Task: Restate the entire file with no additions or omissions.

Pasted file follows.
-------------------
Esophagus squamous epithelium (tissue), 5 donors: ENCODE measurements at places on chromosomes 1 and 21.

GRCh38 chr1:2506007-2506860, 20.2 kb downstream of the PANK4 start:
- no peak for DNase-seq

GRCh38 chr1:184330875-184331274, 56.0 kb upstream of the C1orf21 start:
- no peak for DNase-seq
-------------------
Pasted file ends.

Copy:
Esophagus squamous epithelium (tissue), 5 donors: ENCODE measurements at places on chromosomes 1 and 21.

GRCh38 chr1:2506007-2506860, 20.2 kb downstream of the PANK4 start:
- no peak for DNase-seq

GRCh38 chr1:184330875-184331274, 56.0 kb upstream of the C1orf21 start:
- no peak for DNase-seq